Wednesday, February 01, 2012

How are Bishops Mission Orders being used?

The latest Resourcing Mission bulletin from the Church of England has a paper summarising where the CofE has got to with Bishops Mission Orders (BMO). A BMO is a way of legally recognising a new mission initiative that either doesn't relate to a geographical parish, cuts across them, or simply works best as a freestanding initiative rather than something answerable to a parish leadership/vicar.

BMO's came into existence in 2007, as part of the emerging mission agenda in the CofE, and following the experience of several 'Fresh Expressions' which didn't naturally fit into a system based on geographical parishes alone.

A few headlines:
 - there are now 22 BMOs in operation
 - a further 22 are being considered
 - 27 out of the 43 Dioceses either have a BMO in operation or are thinking about it.
 - the vast majority are in urban or suburban areas.
 - 5 are focused on youth/students, 6 on new housing areas, 3 on networks, and 2 on central business districs in cities. 8 have a wider remit across a town, area or deanery. So there's quite a bit of variety.
 - there's a variety of worship venues - 5 use a parish church belonging to someone else, several use hotels, pubs, schools or cafes, and there are cell churches too.

The paper gives a few examples:
Sorted  - youth congregation in Bradford run by a Church Army evangelist
Emmanuel Bristol - mission community planted by Christ Church Clifton, has grown from 50 to 180 adults in 4 years.
Glo - mission project from a church in Stockport based on community development on 2 large housing estates.
The Order of the Black Sheep - deserves a BMO for the title alone. Mission community for folk on the margins.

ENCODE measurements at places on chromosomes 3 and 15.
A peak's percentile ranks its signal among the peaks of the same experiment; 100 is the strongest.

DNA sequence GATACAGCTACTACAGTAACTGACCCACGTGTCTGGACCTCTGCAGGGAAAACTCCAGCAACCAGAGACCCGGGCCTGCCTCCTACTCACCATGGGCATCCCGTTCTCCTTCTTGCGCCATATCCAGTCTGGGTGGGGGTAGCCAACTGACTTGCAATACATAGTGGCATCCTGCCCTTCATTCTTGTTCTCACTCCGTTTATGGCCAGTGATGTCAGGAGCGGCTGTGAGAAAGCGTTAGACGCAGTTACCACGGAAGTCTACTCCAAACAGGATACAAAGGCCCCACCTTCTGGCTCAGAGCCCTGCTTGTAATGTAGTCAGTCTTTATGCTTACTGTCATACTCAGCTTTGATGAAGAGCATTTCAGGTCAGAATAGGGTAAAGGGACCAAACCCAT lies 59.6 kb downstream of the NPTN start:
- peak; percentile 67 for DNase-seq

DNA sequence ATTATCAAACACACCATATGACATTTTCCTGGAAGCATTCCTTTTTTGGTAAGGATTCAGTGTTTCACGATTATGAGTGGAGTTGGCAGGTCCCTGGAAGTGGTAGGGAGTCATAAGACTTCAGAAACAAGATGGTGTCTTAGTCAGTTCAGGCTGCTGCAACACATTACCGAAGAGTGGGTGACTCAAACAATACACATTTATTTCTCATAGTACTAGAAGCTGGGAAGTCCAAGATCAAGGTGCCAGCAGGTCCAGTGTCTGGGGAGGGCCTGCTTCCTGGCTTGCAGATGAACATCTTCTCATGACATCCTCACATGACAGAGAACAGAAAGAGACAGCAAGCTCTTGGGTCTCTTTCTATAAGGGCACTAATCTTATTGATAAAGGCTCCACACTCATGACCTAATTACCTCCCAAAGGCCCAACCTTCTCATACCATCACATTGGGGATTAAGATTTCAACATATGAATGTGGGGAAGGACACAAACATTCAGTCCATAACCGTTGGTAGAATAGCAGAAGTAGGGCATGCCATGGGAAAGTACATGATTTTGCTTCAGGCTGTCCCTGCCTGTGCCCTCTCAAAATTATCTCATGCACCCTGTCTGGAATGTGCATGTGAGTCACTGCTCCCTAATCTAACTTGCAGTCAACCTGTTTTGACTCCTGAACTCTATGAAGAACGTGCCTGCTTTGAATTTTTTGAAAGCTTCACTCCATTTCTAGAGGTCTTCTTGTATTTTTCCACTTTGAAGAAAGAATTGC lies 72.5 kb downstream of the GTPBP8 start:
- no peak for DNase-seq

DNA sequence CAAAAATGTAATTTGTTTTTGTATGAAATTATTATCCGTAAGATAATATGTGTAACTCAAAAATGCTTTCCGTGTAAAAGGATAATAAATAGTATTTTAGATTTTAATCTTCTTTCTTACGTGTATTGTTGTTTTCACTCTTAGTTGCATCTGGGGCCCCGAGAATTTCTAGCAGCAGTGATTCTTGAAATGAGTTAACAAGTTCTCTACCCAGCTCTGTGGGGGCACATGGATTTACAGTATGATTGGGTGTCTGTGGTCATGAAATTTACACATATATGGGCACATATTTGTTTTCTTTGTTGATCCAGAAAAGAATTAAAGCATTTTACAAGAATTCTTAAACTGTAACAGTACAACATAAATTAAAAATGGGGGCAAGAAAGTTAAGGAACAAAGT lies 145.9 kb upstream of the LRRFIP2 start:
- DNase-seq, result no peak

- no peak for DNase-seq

Exeter Network Church - reaching hundreds of people in Exeter through a variety of networks, like sport, prisons, debt counselling, youth, social projects etc. ENC has been running since 2005, and the BMO has given it the legal equivalence to 'parish status' that gives it an extra sense of legitimacy and 'proper church'.
Kairos - a network of small missional communities within a Deanery.
York Community Chaplaincy - a business/city chaplaincy in York, also involved in Street Angels.

As well as showing how BMOs can be used to creatively reinvent the CofE at local level, each story is also an encouraging account of mission in various settings, so even if you have no interest in Bishops Mission Orders, its exciting just to see what people are doing.


  1. Surely this is part of the future of Church?

    Risk taking must be part of a vibrant mission plan - reaching people who wouldn't come to a settled, church community, but are still in need or seeking.

    We need more of this, and I read that finally the training for Pioneer Ministry is finally been confirmed and affirmed. I'd love to do something like this If I'm recommended for training, but alas,
    the Church says I'm to old.

    I thought that 60 was the new 40, but the church doesn't see it that way.

  2. That Emmanuel Bristol video is inspiring!

  3. There is some good stuff going on here isn't there. I used to share a flat with Andy who started Sorted in Bradford. We were in the same year in Church Army college together. He used to spend hours chatting to local skateboarders then as well! So pleased he got that funding as he is doing such a good work there.